For sponsor and exhibitor inquiries contact: <firstname.lastname@example.org>.
Next 2 SCC Webinars
Friday, March 31 at 2PM Eastern
Mauō webinar series #2 :
"the Meeting of Wisdoms"
University of Hawaii
In this webinar, Krista Hiser shares lessons from an ongoing dialogue in the University of Hawaii system about global sustainability and indigenous wisdom in the context of localized climate impacts. A concept paper from Hawaii's statewide summit on Sustainability in Higher Education will be shared, with links to a panel of scholars representing indigenous and western frameworks. Krista will share a synthesis of sustainability learning outcomes, pedagogical practices, and suggestions for mutual strengthening of indigenous communities and approaches to sustainability in higher education.
Krista Hiser is Professor of Composition & Rhetoric at Kapiʻolani Community College, where she team teaches the learning community course: "Decade Zero: Understanding the Science & Rhetoric of Climate Change." Her research in Educational Administration focuses on Higher Education for Sustainable Development. She has published on community engagement, service-learning, organizational change, post-apocalyptic and cli-fi literature. She is a recipient of the Board of Regents Award for Excellence in Teaching and the University of Hawaii President’s Award for Leadership in Sustainability. Currently serving as the University of Hawaii's Interim System Sustainability Curriculum Coordinator, Dr. Hiser’s current work is to facilitate interdisciplinary dialogue and professional development opportunities for faculty to update and transform their courses and help the University of Hawaii system to ho'omauō *
Mauō = the perpetuation of our well-being
ho'omauō = to perpetuate our well-being
"EarthEd: Rethinking Education on a Changing Planet"
Erik Assadourian, EarthEd Project Director, Worldwatch Institute Jonathan Dawson, Head of Economics, Schumacher College
Join Erik and Jonathan as they discuss how to rethink education--and particularly the classroom experience--to prepare students for life on a changing planet. Erik will discuss the broader ideas and strategies that are part of the upcoming State of the World report: EarthEd: Rethinking Education on a Changing Planet. Jonathan will discuss his chapter in depth, exploring innovative ways to "bring the classroom back to life," particularly at the university level.
Erik Assadourian is a Senior Fellow at the Worldwatch Institute. Over the past 15 years with Worldwatch, Erik has directed two editions of Vital Signs and five editions of State of the World, including the 2013 edition: Is Sustainability Still Possible? and the upcoming 2017 edition: EarthEd: Rethinking Education on a Changing Planet. Erik also directs Worldwatch’s Transforming Cultures project, and designed Catan: Oil Springs, an eco-educational scenario for the popular board game Settlers of Catan. Over the past few years, Erik has also been working to produce Yardfarmers, a reality TV show that follows six Millennial Americans as they exit the consumer economy to live with their parents and become sufficiency farmers.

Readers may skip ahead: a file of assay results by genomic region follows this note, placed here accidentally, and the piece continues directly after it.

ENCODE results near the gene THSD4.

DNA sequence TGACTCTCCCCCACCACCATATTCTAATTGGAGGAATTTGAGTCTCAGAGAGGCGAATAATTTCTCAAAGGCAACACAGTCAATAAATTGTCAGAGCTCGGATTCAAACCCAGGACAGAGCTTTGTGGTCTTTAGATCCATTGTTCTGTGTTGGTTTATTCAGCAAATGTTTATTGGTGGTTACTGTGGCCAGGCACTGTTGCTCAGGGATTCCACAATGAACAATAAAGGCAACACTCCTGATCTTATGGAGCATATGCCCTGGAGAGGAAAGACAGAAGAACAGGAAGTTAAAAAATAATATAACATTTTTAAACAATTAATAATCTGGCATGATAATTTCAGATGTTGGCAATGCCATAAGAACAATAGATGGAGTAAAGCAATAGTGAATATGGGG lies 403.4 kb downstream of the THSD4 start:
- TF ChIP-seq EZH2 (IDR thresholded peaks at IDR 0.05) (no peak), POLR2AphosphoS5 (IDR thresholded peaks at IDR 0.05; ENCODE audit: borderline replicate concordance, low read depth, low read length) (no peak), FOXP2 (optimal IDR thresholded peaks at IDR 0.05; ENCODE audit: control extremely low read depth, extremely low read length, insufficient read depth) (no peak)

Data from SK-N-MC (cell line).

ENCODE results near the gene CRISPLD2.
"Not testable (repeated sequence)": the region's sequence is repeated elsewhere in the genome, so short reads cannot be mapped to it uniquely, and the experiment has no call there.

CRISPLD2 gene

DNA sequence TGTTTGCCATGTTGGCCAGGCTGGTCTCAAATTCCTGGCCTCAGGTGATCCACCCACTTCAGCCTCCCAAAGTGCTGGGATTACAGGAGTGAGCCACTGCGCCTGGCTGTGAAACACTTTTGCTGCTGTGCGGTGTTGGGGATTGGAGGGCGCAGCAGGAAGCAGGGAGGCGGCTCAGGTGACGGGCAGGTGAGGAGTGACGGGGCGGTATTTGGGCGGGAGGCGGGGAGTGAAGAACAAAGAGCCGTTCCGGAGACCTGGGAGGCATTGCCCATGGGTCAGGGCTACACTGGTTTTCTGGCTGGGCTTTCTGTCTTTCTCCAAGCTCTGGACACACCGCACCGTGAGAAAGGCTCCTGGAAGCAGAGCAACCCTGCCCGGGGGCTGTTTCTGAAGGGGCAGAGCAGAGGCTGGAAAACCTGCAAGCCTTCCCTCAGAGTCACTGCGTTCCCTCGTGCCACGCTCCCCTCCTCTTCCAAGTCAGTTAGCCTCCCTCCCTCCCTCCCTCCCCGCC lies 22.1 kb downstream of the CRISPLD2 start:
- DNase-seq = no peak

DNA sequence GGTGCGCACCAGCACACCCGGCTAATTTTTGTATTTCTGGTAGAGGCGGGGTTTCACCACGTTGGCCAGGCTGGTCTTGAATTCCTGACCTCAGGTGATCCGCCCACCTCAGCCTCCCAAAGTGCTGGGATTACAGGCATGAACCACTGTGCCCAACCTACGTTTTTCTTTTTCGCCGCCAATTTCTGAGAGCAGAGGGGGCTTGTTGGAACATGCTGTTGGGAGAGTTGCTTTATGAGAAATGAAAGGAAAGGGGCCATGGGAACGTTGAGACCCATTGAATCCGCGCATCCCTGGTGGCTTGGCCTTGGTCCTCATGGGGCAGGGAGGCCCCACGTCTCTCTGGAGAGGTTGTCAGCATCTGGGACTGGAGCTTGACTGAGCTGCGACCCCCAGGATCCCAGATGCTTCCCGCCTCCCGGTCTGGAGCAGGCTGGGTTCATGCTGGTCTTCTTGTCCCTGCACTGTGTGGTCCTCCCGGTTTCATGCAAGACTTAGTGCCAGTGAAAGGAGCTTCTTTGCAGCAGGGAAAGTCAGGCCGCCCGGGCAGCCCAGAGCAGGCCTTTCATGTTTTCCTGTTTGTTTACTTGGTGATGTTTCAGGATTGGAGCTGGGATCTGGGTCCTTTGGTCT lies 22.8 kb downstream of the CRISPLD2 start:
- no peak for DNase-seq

Jonathan Dawson is a sustainability educator, currently working as Head of Economics at Schumacher College in Devon. Until recently a long-term resident at the Findhorn ecovillage and a former President of the Global Ecovillage Network, he has around 20 years experience as a researcher, author, consultant and project manager in the field of small enterprise development in Africa and South Asia. Jonathan is the principal author of the Gaia Education sustainable economy curriculum <www.gaiaeducation.org>, drawn from best practice within ecovillages worldwide, that has been endorsed by UNITAR and adopted by UNESCO as a valuable contribution to the UN Decade of Education for Sustainable Development.
Sustainability education at its best should address the “say-do gap,” which behavior change experts cite as being the difference between saying what we believe and actually doing it. This webinar will provide resources for moving beyond knowledge acquisition to application, shared learning and shared action – thus enabling more effective sustainability education and engagement grounded in a transformative, participatory learning process developed by the Northwest Earth Institute, a non-profit organization offering a series of discussion-based course books as well as a complementary online action EcoChallenge platform for educators, sustainability officers, students and higher education staff alike.
Webinar participants will identify new tools that address connections between transformative learning and behavior change and will learn how to implement any NWEI program on their campus or in the classroom.